Plus, you can't frame a video correction and keep it on your wall.
drunkexpatwriter @ zaropa : But where is the challenge in doing that to...
veganrampage2 7:03 AM
I find the truth stressful enough.
veganrampage2 I find the truth stressful enough.
PRIsNotJournalism 7:45 AM
Does that mean he doesn't get paid?
PRIsNotJournalism Does that mean he doesn't get paid?
plasticene 9:05 AM
Does anyone believe the Times anymore?
plasticene Does anyone believe the Times anymore?
Aaron Altman 9:34 AM
The ultimate stressor? Commercials for the Times "Weekender" subs.
Aaron Altman The ultimate stressor? Commercials for the Times...
10:45 AM 1 reply
themediatrix 10:45 AM
They have an entire section of articles twisted to fit the suppositions of the reporters. It's called the health section. Terms like "obesity crisis," and "lifestyle choices," and "the study reveals an association between..."
There is a sad lack of science literacy among Times reporters, and as a result, the health and medical writing is all based on givens, and conventional wisdom. They don't understand statistics, and continue to repeat information that is untrue without ever questioning their assumptions.
And I hate that stupid Tara Parker Pope, who can't manage to write anything original. WTF.
themediatrix They have an entire section of articles twisted to fit...
1 reply by themediatrix
themediatrix 11:36 AM
@themediatrix: FOR EXAMPLE, from today:
"One of the best ways to prevent cavities in children is to treat their molars with a dental sealant that protects the teeth..." Really? One of the best? According to...?
Sure, let's not worry about sourcing that "fact," everyone knows it's true, right? Plus, it sets up your whole column for today, right Tara. Actually, one of the best ways of preventing cavities is to keep kids from eating processed carbs and processed sugar, while pumping them full of raw milk [source: weston price]. But hey, it's better to say this other thing so that you can get that blog post pumped out, right?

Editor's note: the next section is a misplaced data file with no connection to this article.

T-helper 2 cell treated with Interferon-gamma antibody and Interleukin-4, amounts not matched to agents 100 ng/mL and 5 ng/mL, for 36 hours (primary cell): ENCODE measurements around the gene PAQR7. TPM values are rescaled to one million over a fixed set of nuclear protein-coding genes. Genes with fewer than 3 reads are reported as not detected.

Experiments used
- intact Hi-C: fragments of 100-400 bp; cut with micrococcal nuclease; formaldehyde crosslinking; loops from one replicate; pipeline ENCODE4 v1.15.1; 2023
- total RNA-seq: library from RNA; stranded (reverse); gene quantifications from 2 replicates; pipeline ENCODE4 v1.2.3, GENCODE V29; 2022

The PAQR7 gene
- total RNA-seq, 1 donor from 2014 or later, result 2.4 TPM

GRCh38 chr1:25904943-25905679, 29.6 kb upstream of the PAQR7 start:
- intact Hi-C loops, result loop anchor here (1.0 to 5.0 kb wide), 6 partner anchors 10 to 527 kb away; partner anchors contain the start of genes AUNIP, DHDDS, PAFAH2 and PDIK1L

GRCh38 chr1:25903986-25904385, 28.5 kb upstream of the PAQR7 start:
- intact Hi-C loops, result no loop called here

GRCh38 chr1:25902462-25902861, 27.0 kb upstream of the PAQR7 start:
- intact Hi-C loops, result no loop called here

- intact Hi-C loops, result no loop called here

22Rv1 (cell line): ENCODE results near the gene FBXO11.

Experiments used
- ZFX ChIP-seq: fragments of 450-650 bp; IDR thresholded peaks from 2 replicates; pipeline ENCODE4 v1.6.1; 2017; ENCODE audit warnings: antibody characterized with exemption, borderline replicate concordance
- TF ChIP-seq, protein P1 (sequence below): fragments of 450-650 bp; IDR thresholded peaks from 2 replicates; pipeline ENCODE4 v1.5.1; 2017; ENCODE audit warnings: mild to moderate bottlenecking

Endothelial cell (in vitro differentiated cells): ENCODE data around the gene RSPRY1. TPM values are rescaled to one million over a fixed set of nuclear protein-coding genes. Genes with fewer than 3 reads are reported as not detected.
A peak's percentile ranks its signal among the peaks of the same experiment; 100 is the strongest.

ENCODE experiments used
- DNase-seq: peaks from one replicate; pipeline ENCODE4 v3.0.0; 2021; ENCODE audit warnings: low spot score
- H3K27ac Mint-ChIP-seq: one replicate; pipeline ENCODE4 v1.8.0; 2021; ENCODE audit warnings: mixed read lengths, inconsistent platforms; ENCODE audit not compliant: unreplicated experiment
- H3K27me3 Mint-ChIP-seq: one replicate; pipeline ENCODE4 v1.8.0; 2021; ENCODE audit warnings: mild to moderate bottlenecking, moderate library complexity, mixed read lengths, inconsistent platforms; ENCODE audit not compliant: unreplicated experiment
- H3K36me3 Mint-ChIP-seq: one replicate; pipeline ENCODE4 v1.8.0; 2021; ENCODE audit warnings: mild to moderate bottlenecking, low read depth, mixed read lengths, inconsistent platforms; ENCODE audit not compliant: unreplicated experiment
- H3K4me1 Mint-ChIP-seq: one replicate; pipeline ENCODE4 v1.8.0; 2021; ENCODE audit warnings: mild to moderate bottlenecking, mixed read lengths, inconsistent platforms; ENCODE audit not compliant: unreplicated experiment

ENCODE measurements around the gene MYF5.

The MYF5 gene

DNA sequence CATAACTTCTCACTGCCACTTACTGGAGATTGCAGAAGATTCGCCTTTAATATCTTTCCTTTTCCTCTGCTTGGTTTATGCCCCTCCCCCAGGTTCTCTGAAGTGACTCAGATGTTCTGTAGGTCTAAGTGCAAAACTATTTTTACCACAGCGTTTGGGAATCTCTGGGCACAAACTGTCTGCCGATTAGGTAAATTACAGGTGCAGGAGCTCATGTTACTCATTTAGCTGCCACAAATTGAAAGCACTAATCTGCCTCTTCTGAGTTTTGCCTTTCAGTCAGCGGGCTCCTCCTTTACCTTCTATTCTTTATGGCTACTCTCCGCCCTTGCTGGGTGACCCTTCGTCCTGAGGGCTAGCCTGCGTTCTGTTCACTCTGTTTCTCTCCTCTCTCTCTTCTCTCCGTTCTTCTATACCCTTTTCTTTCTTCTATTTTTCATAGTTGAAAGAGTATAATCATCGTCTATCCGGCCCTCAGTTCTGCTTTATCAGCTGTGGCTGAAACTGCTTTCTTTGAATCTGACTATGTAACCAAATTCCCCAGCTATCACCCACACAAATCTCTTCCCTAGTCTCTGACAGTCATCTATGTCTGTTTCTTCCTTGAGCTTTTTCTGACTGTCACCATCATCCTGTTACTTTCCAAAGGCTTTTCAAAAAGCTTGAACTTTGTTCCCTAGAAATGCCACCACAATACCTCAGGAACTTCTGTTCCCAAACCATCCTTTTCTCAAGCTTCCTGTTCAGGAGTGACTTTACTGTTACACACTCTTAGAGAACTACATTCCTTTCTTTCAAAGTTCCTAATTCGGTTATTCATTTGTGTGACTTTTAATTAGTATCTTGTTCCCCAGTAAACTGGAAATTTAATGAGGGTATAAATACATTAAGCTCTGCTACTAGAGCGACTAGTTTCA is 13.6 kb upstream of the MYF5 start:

themediatrix @ themediatrix : FOR EXAMPLE, from today: "One of the...
10:50 AM 1 reply
HK_Guy 10:50 AM
I smell a rat, in the shape of an editor. Editors constantly badger freelancers to torture their quotes to fit some a priori theme in the editor's head. Since freelancers are under such stress to get stories in so they can get paid and go on to the next gig, they eventually succumb. So the freelancer takes the fall for the editor.
HK_Guy I smell a rat, in the shape of an editor. Editors...
1 reply by Seeräuber Jenny
Seeräuber Jenny 12:29 PM
That is a possibility. Perhaps we'll hear more.
Seeräuber Jenny @ HK_Guy : That is a possibility. Perhaps we'll hear...
12:28 PM 1 reply
Seeräuber Jenny 12:28 PM
So the moral of the story is that it's better to just make sh-t up as they do every Thursday and Sunday?
At least the freelancer didn't claim to see Pol Pot masquerading as a Native American who was raised by a ghetto foster mother while engaged in the act of personally carrying aluminum tubes that could be used for weapons of mass destruction.
Seeräuber Jenny So the moral of the story is that it's better to just...
1 reply by HK_Guy